Joe Biden’s Got a Secret
In all of the reporting on the classified documents being found in President Biden’s Delaware homes, there’s one particularly baffling and underreported aspect of this issue that deserves a close look. According to CBS News White House correspondent Mark Knoller, as of January 5, Mr. Biden had spent 192 days at one of his two homes in Delaware since taking office. During the same period, Knoller calculates Donald Trump had stayed at his Mar-a-Lago estate 79 days.
Whatever the president’s travel habits, here’s what is most troubling: There was no visitor log kept at either of his Delaware residences on any of the nearly 200 days Mr. Biden was there over the past two years.
Why? The Secret Service says that it provides protection for the Bidens when they are in Delaware, and its agents do not “independently maintain (their) own visitor logs because it’s a private residence.”
Well, we all like our privacy. Some of us might have a visitor’s log in the entry to our homes; it can be fun to see who came by over the years. But the leader of the free world is in a different, even unique, category. Accountability is paramount for the nation’s chief executive. When we don’t know with whom, during more than one-quarter of his presidency, Mr. Biden has met, something is wrong. Only about 25% of the American people trust government “to do what is right always or most of the time.” Mr. Biden’s secrecy will hardly increase this percentage.
Last summer, the Biden administration announced it was launching a “new war on secrecy.” The White House said it was committed to “reforming the classification system” so as to “more broadly share intelligence between government agencies and with allies.” The reason given was so that our government could “more effectively combat potential enemies, particularly Russia and China’s aggressive disinformation campaigns.”
This is understandable. We have at present 18 different intelligence agencies. Americans are familiar with the CIA and maybe the Defense Intelligence Agency, but have you ever heard of the National Geospatial-Intelligence Agency or the Department of the Treasury’s Office of Intelligence and Analysis? Did you know that all six branches of the armed forces (Army, Navy, Air Force, Marines, Coast Guard, and Space Force) have intelligence sections?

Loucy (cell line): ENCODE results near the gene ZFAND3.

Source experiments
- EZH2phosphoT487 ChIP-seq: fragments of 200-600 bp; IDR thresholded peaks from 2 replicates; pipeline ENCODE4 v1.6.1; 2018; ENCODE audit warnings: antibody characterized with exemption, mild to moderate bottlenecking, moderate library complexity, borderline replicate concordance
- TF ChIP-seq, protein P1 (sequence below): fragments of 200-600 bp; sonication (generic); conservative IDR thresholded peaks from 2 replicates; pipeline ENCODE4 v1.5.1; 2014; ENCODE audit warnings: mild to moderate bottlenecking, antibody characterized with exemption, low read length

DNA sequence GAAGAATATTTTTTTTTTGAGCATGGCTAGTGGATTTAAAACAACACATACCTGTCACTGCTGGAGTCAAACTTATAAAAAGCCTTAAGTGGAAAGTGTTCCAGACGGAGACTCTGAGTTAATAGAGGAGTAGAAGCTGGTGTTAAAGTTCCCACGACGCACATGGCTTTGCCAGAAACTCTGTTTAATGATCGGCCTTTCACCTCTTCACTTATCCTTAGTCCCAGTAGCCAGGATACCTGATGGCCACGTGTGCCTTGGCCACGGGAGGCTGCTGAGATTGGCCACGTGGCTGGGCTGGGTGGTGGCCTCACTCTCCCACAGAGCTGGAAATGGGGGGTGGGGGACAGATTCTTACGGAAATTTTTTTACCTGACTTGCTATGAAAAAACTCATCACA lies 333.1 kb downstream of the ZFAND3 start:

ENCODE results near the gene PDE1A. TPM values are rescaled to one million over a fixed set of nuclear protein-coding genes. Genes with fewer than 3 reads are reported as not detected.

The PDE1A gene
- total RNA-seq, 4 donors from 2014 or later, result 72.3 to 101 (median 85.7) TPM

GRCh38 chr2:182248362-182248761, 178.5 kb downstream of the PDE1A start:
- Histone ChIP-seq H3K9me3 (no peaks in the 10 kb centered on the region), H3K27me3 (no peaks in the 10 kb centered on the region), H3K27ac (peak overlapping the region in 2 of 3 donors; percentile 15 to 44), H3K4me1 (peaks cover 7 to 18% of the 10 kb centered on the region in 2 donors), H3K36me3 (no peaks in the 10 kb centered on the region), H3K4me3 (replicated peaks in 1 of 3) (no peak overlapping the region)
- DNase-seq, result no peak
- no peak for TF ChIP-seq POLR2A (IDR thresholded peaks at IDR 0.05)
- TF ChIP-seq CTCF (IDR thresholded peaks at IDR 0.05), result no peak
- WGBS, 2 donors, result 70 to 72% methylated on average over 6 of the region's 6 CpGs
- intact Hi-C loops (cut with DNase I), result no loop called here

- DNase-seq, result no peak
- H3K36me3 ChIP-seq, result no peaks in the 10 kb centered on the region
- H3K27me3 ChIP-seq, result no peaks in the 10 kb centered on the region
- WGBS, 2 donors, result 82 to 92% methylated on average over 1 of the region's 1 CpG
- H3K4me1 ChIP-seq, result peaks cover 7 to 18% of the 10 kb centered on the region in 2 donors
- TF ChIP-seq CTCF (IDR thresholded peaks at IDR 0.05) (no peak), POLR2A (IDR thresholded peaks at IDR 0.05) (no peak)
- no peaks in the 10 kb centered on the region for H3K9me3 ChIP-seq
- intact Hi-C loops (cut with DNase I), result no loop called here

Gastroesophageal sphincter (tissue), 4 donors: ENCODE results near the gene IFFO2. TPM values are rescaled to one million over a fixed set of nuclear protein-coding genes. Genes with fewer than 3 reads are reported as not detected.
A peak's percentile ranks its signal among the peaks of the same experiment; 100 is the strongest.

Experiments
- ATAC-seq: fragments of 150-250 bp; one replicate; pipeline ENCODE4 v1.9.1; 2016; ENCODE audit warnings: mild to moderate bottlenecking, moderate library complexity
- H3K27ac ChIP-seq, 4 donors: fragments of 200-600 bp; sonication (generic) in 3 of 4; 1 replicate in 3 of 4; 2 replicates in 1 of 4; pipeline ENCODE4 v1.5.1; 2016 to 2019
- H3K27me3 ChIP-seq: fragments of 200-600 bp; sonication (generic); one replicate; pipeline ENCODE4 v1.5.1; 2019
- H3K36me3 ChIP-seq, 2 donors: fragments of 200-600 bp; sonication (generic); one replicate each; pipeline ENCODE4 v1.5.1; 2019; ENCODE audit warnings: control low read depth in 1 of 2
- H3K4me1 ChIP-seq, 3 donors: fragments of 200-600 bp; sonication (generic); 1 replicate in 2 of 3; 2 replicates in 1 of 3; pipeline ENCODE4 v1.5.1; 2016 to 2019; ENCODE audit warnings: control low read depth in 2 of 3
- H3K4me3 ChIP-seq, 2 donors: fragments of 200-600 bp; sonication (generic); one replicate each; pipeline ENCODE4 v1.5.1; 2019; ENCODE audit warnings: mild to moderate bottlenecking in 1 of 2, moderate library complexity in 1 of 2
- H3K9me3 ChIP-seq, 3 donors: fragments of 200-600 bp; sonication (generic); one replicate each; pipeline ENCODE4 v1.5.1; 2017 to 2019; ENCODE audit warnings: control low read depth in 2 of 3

To be clear: We should be grateful for the sacrifices many in the intelligence community make. Every day, people whose names will never be known to the general public put themselves on the line for the rest of us. They deserve respect and appreciation. It’s also worth noting that our intelligence services are sometimes reluctant to share information with one another simply because the more people with access to it, the more likely leaks will occur and the more easily, therefore, our adversaries will be able to obtain it.
But it is not a little ironic that the president’s “war on secrecy” has found a beachhead in his own garage. Nor is it any less concerning that a president who says he wants “the highest standards of transparency” has kept no public record of those visiting him on his many days in Delaware.
All of this invites a pretty simple question: Why has Mr. Biden failed to record his visitors? It’s hard to believe that someone who has spent all but four of the past 51 years in public office wouldn’t be aware of the need to keep track of who he’s meeting with and be prepared to give some account for those meetings. Given the threats facing our country and the interlaced relationships between money, diplomacy, and military affairs, doing this would not only be common sense but also a matter of public duty.
Last month, Republicans on the House Oversight Committee issued a report titled, “A President Compromised: The Biden Family Investigation.” In it, they conclude that President Biden “lied to the American people about his personal involvement with his family’s global business dealings.” They also point to evidence that “indicates … President Joe Biden personally participated in and benefitted from these financial ventures, leaving him open to influence, blackmail, or extortion by malign or foreign entities such as the Chinese Communist Party.”
The lead Republican on the Oversight Committee, James Comer (R-Ky.), is now the committee’s chairman. These grave charges will be investigated under his leadership. Mr. Biden might protest, but failure to report with whom he is meeting fails to inspire confidence in the integrity of our president.
Rob Schwarzwalder is Senior Lecturer in Regent University's Honors College.